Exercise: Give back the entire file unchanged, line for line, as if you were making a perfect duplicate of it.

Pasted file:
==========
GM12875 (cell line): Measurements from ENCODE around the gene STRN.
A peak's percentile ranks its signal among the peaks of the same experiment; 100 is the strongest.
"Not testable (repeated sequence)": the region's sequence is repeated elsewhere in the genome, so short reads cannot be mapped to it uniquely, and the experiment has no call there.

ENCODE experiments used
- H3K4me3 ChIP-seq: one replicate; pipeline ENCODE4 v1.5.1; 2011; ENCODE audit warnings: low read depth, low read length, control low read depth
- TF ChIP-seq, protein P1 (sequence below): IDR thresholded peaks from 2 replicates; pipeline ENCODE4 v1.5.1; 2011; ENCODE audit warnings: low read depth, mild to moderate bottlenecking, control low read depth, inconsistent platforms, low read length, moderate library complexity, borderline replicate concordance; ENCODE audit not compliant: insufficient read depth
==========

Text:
GM12875 (cell line): Measurements from ENCODE around the gene STRN.
A peak's percentile ranks its signal among the peaks of the same experiment; 100 is the strongest.
"Not testable (repeated sequence)": the region's sequence is repeated elsewhere in the genome, so short reads cannot be mapped to it uniquely, and the experiment has no call there.

ENCODE experiments used
- H3K4me3 ChIP-seq: one replicate; pipeline ENCODE4 v1.5.1; 2011; ENCODE audit warnings: low read depth, low read length, control low read depth
- TF ChIP-seq, protein P1 (sequence below): IDR thresholded peaks from 2 replicates; pipeline ENCODE4 v1.5.1; 2011; ENCODE audit warnings: low read depth, mild to moderate bottlenecking, control low read depth, inconsistent platforms, low read length, moderate library complexity, borderline replicate concordance; ENCODE audit not compliant: insufficient read depth